Over the last two years, Markus wrote a book about some of the repeated topic covered on omega tau: SOFIA, Enterprise, Aerospace, Gravitational Waves, Telescopes, Models and Particle Physics. The book, called Once You Start Asking is now available as an ebook, with the softcover edition forthcoming. In this episode, Nora and Markus discuss the book and its history.
Six years ago, in episode 150, Jochen Liske of ESO told us about the Extremely Large Telescope that is currently being built in Chile. This episode is a continuation (which is why this is a kind of bonus episode labelled as 150.5) in which Thomas Pfrommer tells us about how to control the optical path of this monster telescope: the 39 meter, 798-segment main mirror, plus the four additional mirrors involved in bringing the light to a stable and sharp focus. I recorded this episode mainly to fill in some “gaps” I needed for the book chapter on telescopes.
The F-14 Tomcat is one of the most iconic fighters, certainly among its generation. In this episode we talk with Nick Pirnia about the aircraft’s development and history as well as about flying it with former pilot Okie Nance. The aircraft is also available in the DCS flight simulator and the third part of this episode is a conversation with the development team from Heatblur about how to implement the F-14 in DCS; if you haven’t yet, check out some of their videos, this thing looks unbelievably realistic!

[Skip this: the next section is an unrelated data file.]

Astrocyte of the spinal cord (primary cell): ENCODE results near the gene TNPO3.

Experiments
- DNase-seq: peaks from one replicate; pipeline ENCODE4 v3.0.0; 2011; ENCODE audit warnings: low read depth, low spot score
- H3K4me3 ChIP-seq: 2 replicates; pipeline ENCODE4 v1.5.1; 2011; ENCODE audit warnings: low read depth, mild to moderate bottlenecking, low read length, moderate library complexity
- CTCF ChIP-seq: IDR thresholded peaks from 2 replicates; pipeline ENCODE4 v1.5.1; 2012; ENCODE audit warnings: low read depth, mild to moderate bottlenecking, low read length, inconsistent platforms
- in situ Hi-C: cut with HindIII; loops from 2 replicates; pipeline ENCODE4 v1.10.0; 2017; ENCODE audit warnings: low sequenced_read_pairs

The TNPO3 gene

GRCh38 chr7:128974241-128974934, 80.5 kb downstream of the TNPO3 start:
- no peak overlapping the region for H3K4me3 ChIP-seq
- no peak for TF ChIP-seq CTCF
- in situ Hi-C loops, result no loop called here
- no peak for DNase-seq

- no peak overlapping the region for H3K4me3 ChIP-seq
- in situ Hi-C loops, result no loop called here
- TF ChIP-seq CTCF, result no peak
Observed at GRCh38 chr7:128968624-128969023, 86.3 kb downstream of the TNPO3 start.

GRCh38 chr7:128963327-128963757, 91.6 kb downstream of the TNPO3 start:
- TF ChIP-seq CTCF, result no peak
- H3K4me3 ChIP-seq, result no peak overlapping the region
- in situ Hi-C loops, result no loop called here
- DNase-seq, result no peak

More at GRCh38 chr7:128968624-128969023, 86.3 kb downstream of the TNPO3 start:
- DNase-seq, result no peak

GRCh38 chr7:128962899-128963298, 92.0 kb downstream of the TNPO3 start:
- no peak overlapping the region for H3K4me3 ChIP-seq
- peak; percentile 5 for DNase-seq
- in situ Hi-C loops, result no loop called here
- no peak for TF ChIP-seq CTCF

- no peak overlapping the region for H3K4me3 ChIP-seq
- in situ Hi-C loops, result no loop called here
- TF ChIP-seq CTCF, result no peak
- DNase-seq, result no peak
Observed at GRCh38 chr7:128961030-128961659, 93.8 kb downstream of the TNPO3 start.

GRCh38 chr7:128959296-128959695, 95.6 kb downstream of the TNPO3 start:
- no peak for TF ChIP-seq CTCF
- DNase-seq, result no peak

An important consequence of the warming of the planet due to climate change is that the frequency and/or severity of extreme weather events will increase. But how can we tell whether a particular event can be attributed to the changing climate? Would it have happened in “normal” climate as well, and if so, how would the event have been different? This aspect of climate science is called attribution science, and the guest of this episode, Friederike Otto is a pioneer in the field.
When I was in Bordeaux with the DLR to report about their science campaign in September, I also talked to the team from AirZeroG/Novespace about the technical and aviation aspects of parabolic flights. These interviews are in this episode. I chat with Jean-François Clervoy about the history of the company, with Eric Delesalle about piloting the parabolas, with Hervé Normand about the reasons for the potential sickness, and with Nicolas Barbotin about cabin safety. At the end of the episode I also provide some details about the technical problem that prevented parabolas during my own flight with the A-310 ZeroG.